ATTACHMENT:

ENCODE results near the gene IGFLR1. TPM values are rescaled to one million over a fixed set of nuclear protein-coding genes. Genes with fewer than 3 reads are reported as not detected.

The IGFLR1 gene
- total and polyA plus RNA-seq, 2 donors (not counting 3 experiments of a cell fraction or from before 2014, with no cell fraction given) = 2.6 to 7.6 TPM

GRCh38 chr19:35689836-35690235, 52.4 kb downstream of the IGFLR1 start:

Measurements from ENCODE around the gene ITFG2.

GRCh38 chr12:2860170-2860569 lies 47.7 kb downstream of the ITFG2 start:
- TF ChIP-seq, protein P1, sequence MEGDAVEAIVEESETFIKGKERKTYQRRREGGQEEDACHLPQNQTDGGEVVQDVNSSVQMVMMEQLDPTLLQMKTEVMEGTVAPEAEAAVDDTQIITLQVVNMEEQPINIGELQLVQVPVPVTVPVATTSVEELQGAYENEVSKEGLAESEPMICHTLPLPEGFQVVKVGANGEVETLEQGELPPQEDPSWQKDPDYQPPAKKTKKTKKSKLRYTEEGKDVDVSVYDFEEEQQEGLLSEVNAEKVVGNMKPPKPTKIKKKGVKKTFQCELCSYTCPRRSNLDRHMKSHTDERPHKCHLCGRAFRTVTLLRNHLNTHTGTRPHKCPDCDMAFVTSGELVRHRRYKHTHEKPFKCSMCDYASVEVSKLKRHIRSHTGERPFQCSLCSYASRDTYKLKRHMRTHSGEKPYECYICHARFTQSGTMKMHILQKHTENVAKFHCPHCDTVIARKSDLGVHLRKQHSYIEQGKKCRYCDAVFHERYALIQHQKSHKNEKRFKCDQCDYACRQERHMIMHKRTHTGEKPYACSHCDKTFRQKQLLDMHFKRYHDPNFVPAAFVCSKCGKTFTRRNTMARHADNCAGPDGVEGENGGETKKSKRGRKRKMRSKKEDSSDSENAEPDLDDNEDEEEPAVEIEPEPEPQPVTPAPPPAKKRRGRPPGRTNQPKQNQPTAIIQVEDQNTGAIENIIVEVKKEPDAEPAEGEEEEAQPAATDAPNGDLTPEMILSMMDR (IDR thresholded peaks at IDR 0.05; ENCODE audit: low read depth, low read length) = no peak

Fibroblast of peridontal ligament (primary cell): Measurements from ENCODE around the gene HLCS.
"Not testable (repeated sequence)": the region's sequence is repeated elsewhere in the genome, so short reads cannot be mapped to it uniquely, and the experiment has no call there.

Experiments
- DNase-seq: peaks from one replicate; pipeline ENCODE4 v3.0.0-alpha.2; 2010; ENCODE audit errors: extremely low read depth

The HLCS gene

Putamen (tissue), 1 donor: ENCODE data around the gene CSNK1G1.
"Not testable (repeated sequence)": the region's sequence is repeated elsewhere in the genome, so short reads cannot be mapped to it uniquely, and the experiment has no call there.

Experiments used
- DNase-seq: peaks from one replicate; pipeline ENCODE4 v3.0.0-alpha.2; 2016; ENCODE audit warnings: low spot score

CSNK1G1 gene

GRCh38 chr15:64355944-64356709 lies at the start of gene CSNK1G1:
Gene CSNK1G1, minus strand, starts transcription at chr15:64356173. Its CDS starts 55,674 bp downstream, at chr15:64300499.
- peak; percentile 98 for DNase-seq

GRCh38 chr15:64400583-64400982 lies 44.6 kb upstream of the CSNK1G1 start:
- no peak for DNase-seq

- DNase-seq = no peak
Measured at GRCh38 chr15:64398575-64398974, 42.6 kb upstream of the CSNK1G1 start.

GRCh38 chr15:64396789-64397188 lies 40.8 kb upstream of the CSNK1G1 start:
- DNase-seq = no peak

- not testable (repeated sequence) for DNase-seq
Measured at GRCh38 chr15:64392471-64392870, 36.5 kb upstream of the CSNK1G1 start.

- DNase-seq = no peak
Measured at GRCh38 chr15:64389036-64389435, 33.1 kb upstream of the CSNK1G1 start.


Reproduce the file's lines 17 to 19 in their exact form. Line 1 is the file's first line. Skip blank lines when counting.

CSNK1G1 gene

GRCh38 chr15:64355944-64356709 lies at the start of gene CSNK1G1:
Gene CSNK1G1, minus strand, starts transcription at chr15:64356173. Its CDS starts 55,674 bp downstream, at chr15:64300499.